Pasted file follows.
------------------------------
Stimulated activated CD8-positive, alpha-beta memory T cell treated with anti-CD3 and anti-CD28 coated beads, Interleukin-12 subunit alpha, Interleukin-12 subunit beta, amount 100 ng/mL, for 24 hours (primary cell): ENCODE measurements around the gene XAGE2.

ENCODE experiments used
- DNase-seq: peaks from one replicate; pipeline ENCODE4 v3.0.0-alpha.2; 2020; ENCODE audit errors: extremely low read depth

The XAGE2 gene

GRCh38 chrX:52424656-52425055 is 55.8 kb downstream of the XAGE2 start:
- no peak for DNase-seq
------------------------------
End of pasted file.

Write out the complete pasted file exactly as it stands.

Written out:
Stimulated activated CD8-positive, alpha-beta memory T cell treated with anti-CD3 and anti-CD28 coated beads, Interleukin-12 subunit alpha, Interleukin-12 subunit beta, amount 100 ng/mL, for 24 hours (primary cell): ENCODE measurements around the gene XAGE2.

ENCODE experiments used
- DNase-seq: peaks from one replicate; pipeline ENCODE4 v3.0.0-alpha.2; 2020; ENCODE audit errors: extremely low read depth

The XAGE2 gene

GRCh38 chrX:52424656-52425055 is 55.8 kb downstream of the XAGE2 start:
- no peak for DNase-seq